Now don’t worry, I’m not going to tell us that this means we all need to head off to the pawn shop tomorrow to sell everything we have then come huddle up together here in one perpetual overnight lock-in, which church youth so often love. I think, rather, we are to know that our first Christian ancestors committed themselves to certain practices in order to stay connected – not only with one another, but with God. They understood themselves to be caught up together in a higher calling. They didn’t exist, any longer for themselves alone – if ever they ever thought they did. They knew themselves bound together so much so that the earliest Christians commonly would sell something they had in order to give what was needed to another. It’s like they knew that saying that “the shoes in my closet that I no longer wear belong to the one who has no shoes” (Sara Coven Juengst). Jesus made it clear to them that their own desires took a backseat so that they would come to embody this way of being – together, putting first the needs of the collective. Loving as deeply as does our God. . . . One commentator puts it beautifully: “The newborn church (was) a place where the deepest human longings for God, community, and basic provisions were being met in abundance for all” (Feasting on the Word, Yr. A, Vol. 2, Timothy B. Hare, p. 427).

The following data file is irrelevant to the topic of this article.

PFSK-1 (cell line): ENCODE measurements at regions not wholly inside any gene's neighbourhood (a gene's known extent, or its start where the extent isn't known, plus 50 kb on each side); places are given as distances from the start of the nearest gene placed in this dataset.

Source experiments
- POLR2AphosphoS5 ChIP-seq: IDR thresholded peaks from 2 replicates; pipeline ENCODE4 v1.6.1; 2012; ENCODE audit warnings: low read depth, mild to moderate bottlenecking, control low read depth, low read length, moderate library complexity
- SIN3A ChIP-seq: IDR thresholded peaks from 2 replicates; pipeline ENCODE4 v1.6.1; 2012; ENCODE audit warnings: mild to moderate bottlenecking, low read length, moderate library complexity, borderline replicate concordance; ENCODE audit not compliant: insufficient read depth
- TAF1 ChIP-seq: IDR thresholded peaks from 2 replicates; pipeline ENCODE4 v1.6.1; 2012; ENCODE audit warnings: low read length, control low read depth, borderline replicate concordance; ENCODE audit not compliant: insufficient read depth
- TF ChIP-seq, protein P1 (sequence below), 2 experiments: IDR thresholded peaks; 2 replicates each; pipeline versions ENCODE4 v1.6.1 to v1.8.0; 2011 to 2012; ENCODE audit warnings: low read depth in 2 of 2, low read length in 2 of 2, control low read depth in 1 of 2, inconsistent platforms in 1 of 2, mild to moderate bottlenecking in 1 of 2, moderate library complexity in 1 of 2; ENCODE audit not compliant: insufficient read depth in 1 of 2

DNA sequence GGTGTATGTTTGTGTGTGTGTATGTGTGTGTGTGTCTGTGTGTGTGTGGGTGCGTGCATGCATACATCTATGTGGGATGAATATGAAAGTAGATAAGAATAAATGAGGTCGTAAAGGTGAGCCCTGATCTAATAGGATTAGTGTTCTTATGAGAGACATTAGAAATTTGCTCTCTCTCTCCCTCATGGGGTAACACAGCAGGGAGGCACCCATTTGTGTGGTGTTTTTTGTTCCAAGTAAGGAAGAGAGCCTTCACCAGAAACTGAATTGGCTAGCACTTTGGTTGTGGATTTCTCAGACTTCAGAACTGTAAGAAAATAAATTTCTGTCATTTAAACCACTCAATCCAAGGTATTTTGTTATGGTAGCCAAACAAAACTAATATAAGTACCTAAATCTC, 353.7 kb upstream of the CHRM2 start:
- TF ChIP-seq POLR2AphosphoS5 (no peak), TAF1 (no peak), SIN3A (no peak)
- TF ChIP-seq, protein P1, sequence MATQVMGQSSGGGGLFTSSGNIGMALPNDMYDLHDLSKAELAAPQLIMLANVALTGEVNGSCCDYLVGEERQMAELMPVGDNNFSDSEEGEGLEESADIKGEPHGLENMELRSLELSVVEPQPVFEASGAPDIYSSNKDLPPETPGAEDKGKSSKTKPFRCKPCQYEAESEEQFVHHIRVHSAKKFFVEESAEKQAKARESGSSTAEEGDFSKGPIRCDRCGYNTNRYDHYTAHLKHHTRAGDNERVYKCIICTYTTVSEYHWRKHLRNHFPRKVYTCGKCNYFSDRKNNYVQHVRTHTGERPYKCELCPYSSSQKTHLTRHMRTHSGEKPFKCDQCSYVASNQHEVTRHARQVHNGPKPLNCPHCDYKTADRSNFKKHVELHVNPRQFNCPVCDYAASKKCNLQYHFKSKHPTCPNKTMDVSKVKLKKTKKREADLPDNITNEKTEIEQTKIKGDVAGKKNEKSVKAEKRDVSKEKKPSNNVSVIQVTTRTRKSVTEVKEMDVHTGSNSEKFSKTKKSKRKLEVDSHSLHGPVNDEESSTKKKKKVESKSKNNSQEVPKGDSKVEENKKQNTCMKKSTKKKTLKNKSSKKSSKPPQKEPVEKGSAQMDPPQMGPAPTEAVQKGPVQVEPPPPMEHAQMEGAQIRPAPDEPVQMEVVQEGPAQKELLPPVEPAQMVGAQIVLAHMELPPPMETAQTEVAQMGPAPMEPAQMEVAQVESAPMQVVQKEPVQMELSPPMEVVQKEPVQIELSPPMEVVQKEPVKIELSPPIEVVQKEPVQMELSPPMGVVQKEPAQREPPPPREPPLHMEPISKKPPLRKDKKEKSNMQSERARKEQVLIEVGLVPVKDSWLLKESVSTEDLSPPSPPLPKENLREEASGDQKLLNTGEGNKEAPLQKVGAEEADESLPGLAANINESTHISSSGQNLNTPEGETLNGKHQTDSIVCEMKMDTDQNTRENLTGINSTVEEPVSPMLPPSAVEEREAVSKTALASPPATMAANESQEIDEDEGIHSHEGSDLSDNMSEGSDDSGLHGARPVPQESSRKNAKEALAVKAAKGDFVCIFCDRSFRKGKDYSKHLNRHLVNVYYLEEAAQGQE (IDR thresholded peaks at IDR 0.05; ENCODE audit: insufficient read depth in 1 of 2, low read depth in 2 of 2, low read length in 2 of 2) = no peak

It’s good for us to remember that that sorta was the church’s story at least throughout our first 300 years. Not that times always were easy – we can’t romanticize it. Any quick read of the New Testament letters lets us know that the early church most certainly struggled on the journey of learning how to be the church together. But they were growing, maturing, laying the foundations for the future. . . . Take for instance, the church in the 2nd Century Roman Empire. They were a tiny, but powerful movement because the church lived by a different ethic – connected to God and others in ways those around them were not. They really were a light in a very different kind of world. . . . Like the first house churches that were an eclectic array from across culture. There were some slaves, right alongside those who were free. Women of means were a part of it – sometimes with their husbands and sometimes without. Those freshly widowed were a part, and in fact, thanks to their place in the church, they would come to find new purposes in their lives. Supposedly it wasn’t atypical for those of the Roman Empire to abandon children that didn’t suit their fancy. Soon the early church took in such abandoned children and created an order of widows, financially supported by the church, who became mothers to such discarded children. Isn’t that beautiful? That our first Christian ancestors figured out a way to care for those put aside by the empire. . . . People were tradesmen, and fishermen, and every now and again a Roman nobleman even joined. . . . There was something powerful about being connected together in a way they were not anywhere else in their day. They would look around to see the diverse faces in their midst that proved that a radical kingdom had begun through the life, death, and resurrection of Christ. . . . According to one scholar, the 2nd Century church, “welcomed outsiders, regardless of their background, and thus overcame the obvious divisions of gender, ethnicity, and class that characterized the Roman world” (Gerald L. Sittser, Water from a Deep Well, 2007, p. 56). They believed and enacted what Christ taught, that all are worthy in God’s eyes, not just the elite, learned, wealthy men. They embraced that all are to be loved: women, children, and men too. That all reflect the very image of God – even if Roman society taught otherwise. The welcome they extended was radical in a culture that sought to keep certain people in certain places. The result was that those on the fringe flocked to such a people of inclusion. It was one of the earliest marks of being church.